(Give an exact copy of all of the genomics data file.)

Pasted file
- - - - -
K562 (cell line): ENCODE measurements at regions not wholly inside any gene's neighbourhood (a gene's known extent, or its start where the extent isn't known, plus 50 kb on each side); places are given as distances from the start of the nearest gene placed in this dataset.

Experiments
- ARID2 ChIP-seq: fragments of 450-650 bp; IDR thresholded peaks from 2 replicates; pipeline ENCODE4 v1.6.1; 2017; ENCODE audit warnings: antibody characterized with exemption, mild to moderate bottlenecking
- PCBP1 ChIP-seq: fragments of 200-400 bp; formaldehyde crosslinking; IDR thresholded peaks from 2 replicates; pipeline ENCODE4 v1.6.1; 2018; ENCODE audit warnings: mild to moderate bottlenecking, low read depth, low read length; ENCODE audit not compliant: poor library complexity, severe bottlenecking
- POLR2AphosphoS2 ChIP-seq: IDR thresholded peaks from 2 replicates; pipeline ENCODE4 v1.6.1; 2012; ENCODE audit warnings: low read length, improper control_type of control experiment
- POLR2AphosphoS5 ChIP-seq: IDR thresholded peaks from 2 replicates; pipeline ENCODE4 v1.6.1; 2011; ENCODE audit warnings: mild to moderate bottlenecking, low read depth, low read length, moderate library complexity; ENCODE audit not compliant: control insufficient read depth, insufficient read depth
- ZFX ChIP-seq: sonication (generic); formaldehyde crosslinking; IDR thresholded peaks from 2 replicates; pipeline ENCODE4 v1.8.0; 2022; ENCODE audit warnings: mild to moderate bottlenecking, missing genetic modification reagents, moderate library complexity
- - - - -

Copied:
K562 (cell line): ENCODE measurements at regions not wholly inside any gene's neighbourhood (a gene's known extent, or its start where the extent isn't known, plus 50 kb on each side); places are given as distances from the start of the nearest gene placed in this dataset.

Experiments
- ARID2 ChIP-seq: fragments of 450-650 bp; IDR thresholded peaks from 2 replicates; pipeline ENCODE4 v1.6.1; 2017; ENCODE audit warnings: antibody characterized with exemption, mild to moderate bottlenecking
- PCBP1 ChIP-seq: fragments of 200-400 bp; formaldehyde crosslinking; IDR thresholded peaks from 2 replicates; pipeline ENCODE4 v1.6.1; 2018; ENCODE audit warnings: mild to moderate bottlenecking, low read depth, low read length; ENCODE audit not compliant: poor library complexity, severe bottlenecking
- POLR2AphosphoS2 ChIP-seq: IDR thresholded peaks from 2 replicates; pipeline ENCODE4 v1.6.1; 2012; ENCODE audit warnings: low read length, improper control_type of control experiment
- POLR2AphosphoS5 ChIP-seq: IDR thresholded peaks from 2 replicates; pipeline ENCODE4 v1.6.1; 2011; ENCODE audit warnings: mild to moderate bottlenecking, low read depth, low read length, moderate library complexity; ENCODE audit not compliant: control insufficient read depth, insufficient read depth
- ZFX ChIP-seq: sonication (generic); formaldehyde crosslinking; IDR thresholded peaks from 2 replicates; pipeline ENCODE4 v1.8.0; 2022; ENCODE audit warnings: mild to moderate bottlenecking, missing genetic modification reagents, moderate library complexity